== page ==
In light of sections 932.704(4) and 932.701(2)(c), and DeGregorio, APD had to file its forfeiture complaint regarding the $21,430.00 in U.S. currency and the three IDs within forty-five days after seizure. Since APD seized the currency and IDs on March 23, 2007, it had until May 7, 2007, to file the forfeiture complaint. The problem here is that the forfeiture complaint that APD attached to its response to Hudson's motion, is not dated and does not contain a filing stamp or a certificate of service. From the face of the complaint, or indeed from anything else in the record, there is no way of ascertaining when-or even if-APD filed it. Given the state of the record, the trial court erred by denying Hudson's motion for return of property based on the State's filing of a forfeiture complaint.2 On remand, APD must establish on the record that it timely filed its forfeiture complaint.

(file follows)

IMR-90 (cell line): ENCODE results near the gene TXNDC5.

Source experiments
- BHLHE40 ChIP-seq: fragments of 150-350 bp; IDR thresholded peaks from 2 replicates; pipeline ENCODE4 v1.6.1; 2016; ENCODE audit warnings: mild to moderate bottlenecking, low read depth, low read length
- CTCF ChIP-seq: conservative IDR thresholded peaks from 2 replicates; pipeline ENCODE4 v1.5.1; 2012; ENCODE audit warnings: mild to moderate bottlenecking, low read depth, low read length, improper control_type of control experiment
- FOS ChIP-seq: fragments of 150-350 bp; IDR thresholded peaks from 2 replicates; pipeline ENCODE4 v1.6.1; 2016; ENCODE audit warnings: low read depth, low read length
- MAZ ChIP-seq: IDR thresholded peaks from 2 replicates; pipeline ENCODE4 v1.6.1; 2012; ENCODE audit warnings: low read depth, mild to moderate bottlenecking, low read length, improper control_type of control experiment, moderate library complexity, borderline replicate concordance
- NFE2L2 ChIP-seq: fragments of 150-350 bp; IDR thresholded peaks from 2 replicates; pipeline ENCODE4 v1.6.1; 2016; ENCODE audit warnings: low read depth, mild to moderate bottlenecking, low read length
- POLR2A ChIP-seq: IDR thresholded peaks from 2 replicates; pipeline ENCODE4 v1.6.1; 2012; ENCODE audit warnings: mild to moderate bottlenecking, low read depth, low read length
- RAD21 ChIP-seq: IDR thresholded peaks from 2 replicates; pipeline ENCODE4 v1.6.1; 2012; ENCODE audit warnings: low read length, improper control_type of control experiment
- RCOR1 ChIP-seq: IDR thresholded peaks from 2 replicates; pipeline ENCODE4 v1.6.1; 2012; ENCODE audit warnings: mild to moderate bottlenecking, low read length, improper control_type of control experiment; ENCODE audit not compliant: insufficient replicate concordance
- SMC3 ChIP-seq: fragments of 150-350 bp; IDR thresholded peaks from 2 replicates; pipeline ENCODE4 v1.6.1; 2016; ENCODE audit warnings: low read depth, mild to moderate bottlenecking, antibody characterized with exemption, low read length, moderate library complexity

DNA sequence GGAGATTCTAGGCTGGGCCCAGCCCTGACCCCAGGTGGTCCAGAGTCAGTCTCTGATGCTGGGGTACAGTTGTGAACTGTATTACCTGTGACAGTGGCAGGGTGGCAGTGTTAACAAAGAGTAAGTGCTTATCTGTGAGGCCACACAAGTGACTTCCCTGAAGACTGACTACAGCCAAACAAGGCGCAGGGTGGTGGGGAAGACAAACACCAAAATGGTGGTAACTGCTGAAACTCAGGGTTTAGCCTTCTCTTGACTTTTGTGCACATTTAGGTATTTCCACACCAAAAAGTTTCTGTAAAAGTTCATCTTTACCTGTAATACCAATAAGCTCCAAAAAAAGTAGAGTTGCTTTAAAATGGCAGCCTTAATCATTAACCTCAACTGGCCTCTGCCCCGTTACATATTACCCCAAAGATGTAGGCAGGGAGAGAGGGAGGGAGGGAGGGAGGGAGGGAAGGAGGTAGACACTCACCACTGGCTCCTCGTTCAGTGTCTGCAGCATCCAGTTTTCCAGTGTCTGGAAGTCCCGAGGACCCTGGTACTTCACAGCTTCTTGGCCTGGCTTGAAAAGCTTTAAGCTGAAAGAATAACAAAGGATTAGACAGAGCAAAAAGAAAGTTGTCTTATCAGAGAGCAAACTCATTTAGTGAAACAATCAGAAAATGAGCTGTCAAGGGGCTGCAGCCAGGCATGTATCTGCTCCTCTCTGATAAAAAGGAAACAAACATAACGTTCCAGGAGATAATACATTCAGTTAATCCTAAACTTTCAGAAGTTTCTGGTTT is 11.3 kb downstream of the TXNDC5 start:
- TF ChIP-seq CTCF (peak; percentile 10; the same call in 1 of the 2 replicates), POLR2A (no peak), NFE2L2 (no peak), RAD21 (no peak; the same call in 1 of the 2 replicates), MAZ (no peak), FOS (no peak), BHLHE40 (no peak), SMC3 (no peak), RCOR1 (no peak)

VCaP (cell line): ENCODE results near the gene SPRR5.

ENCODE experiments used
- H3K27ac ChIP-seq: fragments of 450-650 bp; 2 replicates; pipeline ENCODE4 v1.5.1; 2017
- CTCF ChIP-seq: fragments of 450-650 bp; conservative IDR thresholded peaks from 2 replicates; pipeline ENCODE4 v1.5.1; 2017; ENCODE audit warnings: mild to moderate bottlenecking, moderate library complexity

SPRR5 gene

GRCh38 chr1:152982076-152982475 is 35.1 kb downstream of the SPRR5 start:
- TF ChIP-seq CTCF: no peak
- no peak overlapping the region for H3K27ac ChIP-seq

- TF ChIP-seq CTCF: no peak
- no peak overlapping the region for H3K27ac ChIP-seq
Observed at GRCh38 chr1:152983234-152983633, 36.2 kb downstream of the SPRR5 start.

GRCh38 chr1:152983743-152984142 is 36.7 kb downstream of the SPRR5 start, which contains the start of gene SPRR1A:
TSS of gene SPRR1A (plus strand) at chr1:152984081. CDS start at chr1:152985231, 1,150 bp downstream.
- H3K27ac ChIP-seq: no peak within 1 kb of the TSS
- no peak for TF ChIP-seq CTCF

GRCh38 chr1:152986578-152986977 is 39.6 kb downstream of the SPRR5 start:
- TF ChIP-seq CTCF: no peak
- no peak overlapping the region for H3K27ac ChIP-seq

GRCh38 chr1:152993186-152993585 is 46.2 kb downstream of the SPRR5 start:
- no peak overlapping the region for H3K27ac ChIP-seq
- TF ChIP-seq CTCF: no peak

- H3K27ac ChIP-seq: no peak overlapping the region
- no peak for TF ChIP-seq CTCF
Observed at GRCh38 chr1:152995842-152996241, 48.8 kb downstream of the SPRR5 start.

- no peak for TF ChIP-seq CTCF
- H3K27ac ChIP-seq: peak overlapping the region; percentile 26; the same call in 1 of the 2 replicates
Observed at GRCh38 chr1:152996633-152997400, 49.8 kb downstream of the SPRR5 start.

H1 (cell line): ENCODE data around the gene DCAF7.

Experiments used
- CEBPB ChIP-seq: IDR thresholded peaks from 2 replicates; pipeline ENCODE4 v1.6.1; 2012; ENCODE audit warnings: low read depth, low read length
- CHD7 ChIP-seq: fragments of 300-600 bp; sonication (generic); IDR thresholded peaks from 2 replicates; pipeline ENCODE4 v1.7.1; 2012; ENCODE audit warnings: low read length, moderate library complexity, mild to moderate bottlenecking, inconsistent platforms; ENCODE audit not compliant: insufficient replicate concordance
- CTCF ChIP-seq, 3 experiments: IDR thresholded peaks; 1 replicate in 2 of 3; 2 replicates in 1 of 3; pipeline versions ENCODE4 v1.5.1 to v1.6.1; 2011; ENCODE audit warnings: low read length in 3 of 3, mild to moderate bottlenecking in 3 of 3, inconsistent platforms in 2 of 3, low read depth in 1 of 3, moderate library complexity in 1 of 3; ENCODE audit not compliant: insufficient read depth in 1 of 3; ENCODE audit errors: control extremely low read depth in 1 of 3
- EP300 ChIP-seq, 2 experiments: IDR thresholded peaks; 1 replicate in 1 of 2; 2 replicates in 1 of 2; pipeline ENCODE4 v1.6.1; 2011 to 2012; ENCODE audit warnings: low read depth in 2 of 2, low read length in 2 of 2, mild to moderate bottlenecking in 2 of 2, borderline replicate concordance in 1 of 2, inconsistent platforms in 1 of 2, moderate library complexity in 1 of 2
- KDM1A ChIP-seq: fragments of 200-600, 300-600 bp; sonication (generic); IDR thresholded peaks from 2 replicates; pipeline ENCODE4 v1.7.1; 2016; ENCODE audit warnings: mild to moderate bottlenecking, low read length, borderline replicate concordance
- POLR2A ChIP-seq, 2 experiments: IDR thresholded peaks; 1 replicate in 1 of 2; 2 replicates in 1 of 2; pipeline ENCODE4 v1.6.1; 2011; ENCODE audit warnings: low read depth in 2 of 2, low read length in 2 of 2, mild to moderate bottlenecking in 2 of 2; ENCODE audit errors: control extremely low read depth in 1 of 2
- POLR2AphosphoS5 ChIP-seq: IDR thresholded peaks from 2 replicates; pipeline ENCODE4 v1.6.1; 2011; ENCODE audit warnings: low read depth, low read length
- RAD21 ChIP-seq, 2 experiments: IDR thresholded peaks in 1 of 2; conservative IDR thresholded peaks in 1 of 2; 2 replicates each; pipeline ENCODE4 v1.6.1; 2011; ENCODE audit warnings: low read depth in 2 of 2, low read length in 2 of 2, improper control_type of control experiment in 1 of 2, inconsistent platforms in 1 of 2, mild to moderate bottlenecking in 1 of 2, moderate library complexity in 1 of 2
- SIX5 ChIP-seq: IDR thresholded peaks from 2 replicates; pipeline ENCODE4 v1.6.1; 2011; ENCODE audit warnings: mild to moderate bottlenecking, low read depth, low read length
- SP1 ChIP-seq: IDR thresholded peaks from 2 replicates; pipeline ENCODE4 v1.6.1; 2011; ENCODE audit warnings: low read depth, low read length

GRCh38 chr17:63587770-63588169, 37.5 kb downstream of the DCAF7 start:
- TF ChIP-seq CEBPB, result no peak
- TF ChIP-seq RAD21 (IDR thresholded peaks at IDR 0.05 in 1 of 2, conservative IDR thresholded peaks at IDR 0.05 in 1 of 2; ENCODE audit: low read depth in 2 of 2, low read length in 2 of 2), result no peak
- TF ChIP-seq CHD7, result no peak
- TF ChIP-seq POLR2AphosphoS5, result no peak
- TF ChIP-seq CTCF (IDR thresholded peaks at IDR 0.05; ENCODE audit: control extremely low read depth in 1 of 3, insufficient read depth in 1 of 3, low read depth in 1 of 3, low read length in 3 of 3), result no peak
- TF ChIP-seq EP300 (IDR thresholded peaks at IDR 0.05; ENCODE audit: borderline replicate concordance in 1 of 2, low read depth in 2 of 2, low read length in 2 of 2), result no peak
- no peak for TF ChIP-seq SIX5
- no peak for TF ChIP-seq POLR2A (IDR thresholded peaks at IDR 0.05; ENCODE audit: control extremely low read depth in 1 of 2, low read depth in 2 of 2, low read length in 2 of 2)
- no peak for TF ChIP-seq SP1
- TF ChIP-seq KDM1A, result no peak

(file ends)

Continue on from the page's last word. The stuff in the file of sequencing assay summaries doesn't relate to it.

REVERSED and REMANDED.

FOOTNOTES

1.  One of the attached items is a final disposition report form, which indicates that the case associated with the April 27, 2007, arrest was dismissed by the State on November 16, 2007. The plea that Hudson entered into on November 16, 2007, with respect to the case associated with the March 23, 2007, includes: “nolle prosse 07-CF 6330 ․” [the April 27, 2007, case].

2.  On appeal, the State does not defend the trial court's order; rather, the State contends, for the first time, that Hudson's motion was “facially insufficient”.

GRIFFIN, J.

ORFINGER and COHEN, JJ., concur.